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Congo Crisis Entry 42

The family helped Katey make arrangements for a small casket and discussed with him the program for the funeral. In Congo, the ceremony is secondary to the display of grief. Many funerals last days, people come from all over to openly sob with the family, and the family is expected to feed the guests during that time. To control this, Katey decided to restrict the funeral wailing to less than one day. The family would bury Baby Cathy the next morning.

Alessandra accompanied the Carmichael family to the home of Katey and Matshingi. The wailing could be heard once they entered the neighborhood. Matshingi was bouncing up and down sobbing and didn’t stop to receive her guests. Her singsong phrase was asking God why He took her daughter. Cathy and Alessandra attempted to hug Matshingi, but she wouldn’t leave her customary grief.

A temporary shelter of palm fronds surrounded a small bamboo bed with the body of Baby Cathy. The thought of sitting next to a dead child for an extended period of time was shocking to the four women from America.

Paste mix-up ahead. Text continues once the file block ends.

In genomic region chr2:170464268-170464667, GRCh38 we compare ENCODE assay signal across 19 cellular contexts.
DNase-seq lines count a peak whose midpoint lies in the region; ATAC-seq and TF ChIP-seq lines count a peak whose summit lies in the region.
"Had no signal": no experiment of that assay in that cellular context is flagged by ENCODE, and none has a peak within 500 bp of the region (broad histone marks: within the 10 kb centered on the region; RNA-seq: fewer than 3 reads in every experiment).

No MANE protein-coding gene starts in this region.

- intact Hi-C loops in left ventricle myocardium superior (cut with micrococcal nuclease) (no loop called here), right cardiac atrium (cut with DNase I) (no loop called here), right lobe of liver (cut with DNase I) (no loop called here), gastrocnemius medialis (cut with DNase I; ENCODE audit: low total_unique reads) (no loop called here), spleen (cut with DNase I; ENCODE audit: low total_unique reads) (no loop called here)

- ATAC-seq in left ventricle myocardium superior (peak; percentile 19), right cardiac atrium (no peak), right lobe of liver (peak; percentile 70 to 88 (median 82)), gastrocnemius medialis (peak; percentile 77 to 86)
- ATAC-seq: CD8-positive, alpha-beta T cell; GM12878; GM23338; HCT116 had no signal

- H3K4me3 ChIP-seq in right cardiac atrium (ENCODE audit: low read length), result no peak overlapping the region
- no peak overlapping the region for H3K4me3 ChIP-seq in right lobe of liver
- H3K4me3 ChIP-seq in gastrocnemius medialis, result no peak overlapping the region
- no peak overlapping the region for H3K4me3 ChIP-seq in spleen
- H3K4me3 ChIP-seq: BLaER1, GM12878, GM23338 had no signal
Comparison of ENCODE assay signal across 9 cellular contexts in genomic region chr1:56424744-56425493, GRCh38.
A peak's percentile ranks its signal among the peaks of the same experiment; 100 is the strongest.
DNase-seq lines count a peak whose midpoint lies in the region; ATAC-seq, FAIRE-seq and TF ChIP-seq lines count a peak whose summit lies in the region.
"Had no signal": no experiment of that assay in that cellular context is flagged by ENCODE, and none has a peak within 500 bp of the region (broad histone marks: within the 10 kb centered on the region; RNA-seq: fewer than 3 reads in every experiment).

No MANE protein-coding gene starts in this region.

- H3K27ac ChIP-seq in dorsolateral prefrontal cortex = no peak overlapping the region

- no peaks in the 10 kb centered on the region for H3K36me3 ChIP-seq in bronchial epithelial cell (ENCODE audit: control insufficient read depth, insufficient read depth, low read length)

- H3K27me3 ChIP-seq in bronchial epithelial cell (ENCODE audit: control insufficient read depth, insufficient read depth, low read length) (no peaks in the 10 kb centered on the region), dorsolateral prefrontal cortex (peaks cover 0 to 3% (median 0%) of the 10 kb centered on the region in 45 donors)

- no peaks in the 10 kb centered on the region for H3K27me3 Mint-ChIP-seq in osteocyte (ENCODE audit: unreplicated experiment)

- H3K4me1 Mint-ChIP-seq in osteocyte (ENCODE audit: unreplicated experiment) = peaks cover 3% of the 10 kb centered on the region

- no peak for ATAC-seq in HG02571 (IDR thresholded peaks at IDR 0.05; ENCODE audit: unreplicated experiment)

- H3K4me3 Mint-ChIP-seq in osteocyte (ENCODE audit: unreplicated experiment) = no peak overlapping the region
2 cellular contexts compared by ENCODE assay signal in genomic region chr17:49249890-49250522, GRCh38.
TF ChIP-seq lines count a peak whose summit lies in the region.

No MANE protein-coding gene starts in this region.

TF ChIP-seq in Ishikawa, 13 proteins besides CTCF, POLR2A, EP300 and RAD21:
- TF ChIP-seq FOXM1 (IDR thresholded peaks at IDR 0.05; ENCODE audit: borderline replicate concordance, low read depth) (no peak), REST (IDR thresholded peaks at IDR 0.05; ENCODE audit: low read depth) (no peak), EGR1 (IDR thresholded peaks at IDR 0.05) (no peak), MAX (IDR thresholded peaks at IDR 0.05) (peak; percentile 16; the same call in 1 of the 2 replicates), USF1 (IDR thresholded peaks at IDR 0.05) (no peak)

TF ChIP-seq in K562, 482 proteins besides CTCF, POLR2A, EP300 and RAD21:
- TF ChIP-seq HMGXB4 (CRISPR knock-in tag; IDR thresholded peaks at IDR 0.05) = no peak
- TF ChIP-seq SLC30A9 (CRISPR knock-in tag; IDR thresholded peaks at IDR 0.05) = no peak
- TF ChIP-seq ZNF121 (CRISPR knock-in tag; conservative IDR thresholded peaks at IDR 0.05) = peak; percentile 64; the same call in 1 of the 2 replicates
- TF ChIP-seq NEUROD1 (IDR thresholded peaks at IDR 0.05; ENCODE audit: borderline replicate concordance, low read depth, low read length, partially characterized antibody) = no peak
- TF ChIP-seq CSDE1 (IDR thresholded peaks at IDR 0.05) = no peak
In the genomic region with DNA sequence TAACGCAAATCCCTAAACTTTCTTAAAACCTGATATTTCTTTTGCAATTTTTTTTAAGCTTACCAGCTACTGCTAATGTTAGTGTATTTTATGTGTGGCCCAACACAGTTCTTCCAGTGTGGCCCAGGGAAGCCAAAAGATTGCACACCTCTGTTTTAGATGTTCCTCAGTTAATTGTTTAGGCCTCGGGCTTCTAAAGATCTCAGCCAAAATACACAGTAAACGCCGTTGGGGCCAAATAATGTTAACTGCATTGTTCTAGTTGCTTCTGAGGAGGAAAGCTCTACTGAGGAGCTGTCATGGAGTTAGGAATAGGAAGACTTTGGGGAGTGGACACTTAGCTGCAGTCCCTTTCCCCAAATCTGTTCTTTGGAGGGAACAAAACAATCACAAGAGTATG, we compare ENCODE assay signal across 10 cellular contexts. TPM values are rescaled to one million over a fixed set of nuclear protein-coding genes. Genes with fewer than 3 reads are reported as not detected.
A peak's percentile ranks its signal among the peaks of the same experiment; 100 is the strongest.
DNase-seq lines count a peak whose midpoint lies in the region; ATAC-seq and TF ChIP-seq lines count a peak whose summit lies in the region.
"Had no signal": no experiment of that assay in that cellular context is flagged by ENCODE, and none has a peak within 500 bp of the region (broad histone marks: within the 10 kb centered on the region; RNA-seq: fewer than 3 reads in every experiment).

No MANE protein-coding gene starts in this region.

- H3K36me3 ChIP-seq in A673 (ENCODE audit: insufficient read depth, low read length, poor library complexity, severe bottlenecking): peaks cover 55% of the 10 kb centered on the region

“Mom, is she really dead?” Jenny asked. “Baby Cathy just looks like she’s sleeping.”

“She’s dead, honey, not just sleeping. But Jesus actually called death ‘sleep.’ Our bodies fall asleep here and our souls wake up in heaven. Her spirit is alive with Jesus.”

Cathy pulled out a beautiful dress, once Jenny’s, and asked one of the ladies to dress the body.

Mourning is different in different cultures, but the hope of eternity in heaven is a universal hope. When Jesus lost His friend, Lazarus, He claimed that His friend was sleeping. That He needed to wake him. For the believer, death has lost the sting, because it was absorbed by the sacrifice of Jesus on the cross. The verse clarified, “Howbeit Jesus spoke of his death; but they thought that He had spoken of taking of rest in sleep. Then said Jesus unto them plainly, ‘Lazarus is dead.’” (John 11: 13,14)

Imagine the simplicity of a death of falling asleep on earth and waking in heaven by a touch from Jesus. We have so much hope, even in seasons of our deepest grief. Let’s embrace our hope of eternal life.


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